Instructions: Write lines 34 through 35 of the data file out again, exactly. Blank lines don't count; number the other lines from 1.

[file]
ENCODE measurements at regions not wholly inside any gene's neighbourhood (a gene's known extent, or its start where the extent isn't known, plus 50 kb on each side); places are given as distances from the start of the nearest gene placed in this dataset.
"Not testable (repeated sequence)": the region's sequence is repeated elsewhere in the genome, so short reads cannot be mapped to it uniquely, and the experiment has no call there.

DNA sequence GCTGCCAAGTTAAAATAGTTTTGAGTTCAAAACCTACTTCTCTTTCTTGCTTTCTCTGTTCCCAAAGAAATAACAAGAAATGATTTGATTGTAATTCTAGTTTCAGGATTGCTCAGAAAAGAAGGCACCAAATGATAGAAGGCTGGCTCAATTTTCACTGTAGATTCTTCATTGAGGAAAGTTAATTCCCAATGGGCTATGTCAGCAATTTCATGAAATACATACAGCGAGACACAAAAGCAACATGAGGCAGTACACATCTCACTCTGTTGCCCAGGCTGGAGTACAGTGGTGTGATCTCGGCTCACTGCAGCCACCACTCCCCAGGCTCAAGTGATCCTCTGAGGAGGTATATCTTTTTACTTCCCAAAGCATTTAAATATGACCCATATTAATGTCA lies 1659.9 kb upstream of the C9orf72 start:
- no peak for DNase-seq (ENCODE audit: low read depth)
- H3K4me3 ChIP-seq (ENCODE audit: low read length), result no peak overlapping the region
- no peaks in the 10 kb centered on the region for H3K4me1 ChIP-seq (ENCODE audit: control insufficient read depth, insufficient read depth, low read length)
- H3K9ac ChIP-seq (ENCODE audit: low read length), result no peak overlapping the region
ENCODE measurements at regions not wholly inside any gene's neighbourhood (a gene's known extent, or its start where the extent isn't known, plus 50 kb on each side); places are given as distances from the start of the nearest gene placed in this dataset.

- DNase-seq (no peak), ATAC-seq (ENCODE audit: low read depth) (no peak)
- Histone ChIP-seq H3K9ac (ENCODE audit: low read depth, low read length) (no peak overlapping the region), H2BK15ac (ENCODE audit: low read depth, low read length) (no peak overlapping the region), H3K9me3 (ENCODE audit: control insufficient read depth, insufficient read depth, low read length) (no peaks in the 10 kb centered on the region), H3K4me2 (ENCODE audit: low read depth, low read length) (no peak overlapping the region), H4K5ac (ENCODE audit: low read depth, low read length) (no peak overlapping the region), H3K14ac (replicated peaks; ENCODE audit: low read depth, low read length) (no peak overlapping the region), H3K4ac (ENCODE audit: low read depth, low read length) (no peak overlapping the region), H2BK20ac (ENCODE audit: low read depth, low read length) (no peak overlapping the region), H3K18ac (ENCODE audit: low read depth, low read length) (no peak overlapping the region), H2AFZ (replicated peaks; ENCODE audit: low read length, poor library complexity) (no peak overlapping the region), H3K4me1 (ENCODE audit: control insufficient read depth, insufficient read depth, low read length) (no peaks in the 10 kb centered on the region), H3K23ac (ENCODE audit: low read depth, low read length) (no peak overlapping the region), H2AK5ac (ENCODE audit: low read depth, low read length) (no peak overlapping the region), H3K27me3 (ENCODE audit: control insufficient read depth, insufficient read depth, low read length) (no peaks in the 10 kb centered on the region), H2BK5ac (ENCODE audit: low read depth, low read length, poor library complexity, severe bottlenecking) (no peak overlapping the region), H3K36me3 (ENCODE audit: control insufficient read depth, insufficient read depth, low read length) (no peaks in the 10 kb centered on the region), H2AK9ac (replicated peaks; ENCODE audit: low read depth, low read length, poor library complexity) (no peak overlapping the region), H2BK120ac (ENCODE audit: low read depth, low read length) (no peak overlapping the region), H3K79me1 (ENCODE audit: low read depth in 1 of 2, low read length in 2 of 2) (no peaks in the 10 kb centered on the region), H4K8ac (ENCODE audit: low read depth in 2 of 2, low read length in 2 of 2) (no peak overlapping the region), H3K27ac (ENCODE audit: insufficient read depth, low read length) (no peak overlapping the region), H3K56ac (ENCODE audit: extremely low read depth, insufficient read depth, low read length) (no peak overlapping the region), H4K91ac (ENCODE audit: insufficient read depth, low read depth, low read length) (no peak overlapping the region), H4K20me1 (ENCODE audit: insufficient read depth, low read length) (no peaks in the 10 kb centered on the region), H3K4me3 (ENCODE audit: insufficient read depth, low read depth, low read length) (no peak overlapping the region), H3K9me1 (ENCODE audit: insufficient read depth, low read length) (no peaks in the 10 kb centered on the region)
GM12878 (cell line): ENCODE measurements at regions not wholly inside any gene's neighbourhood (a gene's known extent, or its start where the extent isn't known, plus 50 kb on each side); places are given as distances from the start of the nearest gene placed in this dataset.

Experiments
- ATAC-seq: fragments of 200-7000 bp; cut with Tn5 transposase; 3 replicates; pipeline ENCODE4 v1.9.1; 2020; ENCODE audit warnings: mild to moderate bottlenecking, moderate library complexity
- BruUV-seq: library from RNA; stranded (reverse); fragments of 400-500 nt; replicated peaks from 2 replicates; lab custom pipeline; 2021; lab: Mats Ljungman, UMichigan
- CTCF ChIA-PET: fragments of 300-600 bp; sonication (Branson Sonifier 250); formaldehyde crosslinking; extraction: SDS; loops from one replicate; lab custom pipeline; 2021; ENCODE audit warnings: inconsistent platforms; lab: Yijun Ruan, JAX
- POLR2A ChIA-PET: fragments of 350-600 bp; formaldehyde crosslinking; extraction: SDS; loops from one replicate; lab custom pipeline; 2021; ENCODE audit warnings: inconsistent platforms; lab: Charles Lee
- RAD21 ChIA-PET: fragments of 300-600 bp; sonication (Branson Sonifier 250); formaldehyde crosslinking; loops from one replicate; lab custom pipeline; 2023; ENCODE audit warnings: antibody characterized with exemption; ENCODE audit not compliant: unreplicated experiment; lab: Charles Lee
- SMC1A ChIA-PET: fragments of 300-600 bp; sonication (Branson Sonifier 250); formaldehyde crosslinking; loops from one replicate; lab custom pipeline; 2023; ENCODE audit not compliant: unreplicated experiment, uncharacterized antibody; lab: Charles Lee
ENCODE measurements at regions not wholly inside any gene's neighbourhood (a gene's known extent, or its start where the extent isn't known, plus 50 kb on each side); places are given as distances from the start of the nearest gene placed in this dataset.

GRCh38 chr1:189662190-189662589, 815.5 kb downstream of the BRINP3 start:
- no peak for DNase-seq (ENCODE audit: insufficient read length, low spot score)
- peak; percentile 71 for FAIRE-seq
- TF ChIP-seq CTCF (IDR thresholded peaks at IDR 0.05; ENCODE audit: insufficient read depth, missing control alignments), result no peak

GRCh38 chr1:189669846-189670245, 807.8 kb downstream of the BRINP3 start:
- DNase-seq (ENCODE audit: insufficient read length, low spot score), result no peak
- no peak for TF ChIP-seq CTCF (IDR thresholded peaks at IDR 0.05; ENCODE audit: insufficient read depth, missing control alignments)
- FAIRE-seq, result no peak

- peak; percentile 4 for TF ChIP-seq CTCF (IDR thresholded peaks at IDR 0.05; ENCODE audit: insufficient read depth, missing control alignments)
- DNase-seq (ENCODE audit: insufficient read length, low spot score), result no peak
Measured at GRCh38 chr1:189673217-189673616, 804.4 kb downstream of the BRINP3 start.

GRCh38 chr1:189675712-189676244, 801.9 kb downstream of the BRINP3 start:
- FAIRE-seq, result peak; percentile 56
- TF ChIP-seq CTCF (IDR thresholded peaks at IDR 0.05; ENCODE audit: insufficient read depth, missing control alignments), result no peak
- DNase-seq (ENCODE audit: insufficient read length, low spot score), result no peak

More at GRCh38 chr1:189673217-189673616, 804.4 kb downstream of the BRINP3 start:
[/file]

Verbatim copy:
- DNase-seq (ENCODE audit: insufficient read length, low spot score), result no peak

More at GRCh38 chr1:189673217-189673616, 804.4 kb downstream of the BRINP3 start: